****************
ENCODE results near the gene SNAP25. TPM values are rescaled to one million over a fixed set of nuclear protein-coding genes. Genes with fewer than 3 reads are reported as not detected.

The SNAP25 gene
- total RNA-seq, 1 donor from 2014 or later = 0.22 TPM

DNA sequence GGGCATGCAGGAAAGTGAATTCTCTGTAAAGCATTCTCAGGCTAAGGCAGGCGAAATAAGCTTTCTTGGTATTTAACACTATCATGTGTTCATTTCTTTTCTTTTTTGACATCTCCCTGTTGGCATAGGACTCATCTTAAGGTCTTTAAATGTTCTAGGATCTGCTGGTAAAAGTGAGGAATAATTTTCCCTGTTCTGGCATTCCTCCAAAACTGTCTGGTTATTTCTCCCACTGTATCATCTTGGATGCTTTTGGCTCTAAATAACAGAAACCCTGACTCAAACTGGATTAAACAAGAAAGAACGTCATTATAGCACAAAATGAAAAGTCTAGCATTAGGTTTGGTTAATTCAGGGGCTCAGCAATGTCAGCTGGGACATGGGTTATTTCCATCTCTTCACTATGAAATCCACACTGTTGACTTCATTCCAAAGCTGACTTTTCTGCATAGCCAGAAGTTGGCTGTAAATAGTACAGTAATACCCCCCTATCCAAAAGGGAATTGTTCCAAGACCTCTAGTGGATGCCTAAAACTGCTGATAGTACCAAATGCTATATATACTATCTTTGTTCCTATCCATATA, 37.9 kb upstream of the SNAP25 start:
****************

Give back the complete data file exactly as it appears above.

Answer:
ENCODE results near the gene SNAP25. TPM values are rescaled to one million over a fixed set of nuclear protein-coding genes. Genes with fewer than 3 reads are reported as not detected.

The SNAP25 gene
- total RNA-seq, 1 donor from 2014 or later = 0.22 TPM

DNA sequence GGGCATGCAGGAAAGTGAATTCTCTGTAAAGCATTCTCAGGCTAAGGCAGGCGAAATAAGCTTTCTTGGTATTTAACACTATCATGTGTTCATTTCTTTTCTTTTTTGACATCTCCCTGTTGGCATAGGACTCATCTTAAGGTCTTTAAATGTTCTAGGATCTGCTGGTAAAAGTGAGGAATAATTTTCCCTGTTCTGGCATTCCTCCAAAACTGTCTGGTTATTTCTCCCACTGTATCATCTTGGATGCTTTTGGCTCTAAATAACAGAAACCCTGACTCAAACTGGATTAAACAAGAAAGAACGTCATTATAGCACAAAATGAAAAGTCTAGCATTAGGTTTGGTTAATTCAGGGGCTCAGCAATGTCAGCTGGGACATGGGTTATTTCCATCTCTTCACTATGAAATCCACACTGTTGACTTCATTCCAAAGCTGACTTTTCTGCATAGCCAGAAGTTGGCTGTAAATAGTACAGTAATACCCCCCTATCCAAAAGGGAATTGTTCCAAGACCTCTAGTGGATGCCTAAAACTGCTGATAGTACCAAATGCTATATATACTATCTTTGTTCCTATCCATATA, 37.9 kb upstream of the SNAP25 start: